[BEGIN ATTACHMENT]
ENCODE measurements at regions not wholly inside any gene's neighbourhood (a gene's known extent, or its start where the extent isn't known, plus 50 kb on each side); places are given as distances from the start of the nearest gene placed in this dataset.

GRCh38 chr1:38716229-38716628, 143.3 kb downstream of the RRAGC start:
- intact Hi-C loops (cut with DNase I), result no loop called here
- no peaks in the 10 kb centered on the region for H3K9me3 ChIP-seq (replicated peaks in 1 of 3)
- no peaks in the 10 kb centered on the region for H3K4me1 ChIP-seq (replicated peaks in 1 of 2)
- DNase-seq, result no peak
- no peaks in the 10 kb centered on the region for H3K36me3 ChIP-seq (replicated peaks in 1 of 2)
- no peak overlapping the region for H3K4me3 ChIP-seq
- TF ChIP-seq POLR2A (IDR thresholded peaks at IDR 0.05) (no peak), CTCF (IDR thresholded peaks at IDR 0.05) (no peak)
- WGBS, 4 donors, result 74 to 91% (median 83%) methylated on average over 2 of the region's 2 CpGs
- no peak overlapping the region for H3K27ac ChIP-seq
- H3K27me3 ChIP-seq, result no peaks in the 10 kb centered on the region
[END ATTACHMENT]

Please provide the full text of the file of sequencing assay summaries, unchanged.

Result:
ENCODE measurements at regions not wholly inside any gene's neighbourhood (a gene's known extent, or its start where the extent isn't known, plus 50 kb on each side); places are given as distances from the start of the nearest gene placed in this dataset.

GRCh38 chr1:38716229-38716628, 143.3 kb downstream of the RRAGC start:
- intact Hi-C loops (cut with DNase I), result no loop called here
- no peaks in the 10 kb centered on the region for H3K9me3 ChIP-seq (replicated peaks in 1 of 3)
- no peaks in the 10 kb centered on the region for H3K4me1 ChIP-seq (replicated peaks in 1 of 2)
- DNase-seq, result no peak
- no peaks in the 10 kb centered on the region for H3K36me3 ChIP-seq (replicated peaks in 1 of 2)
- no peak overlapping the region for H3K4me3 ChIP-seq
- TF ChIP-seq POLR2A (IDR thresholded peaks at IDR 0.05) (no peak), CTCF (IDR thresholded peaks at IDR 0.05) (no peak)
- WGBS, 4 donors, result 74 to 91% (median 83%) methylated on average over 2 of the region's 2 CpGs
- no peak overlapping the region for H3K27ac ChIP-seq
- H3K27me3 ChIP-seq, result no peaks in the 10 kb centered on the region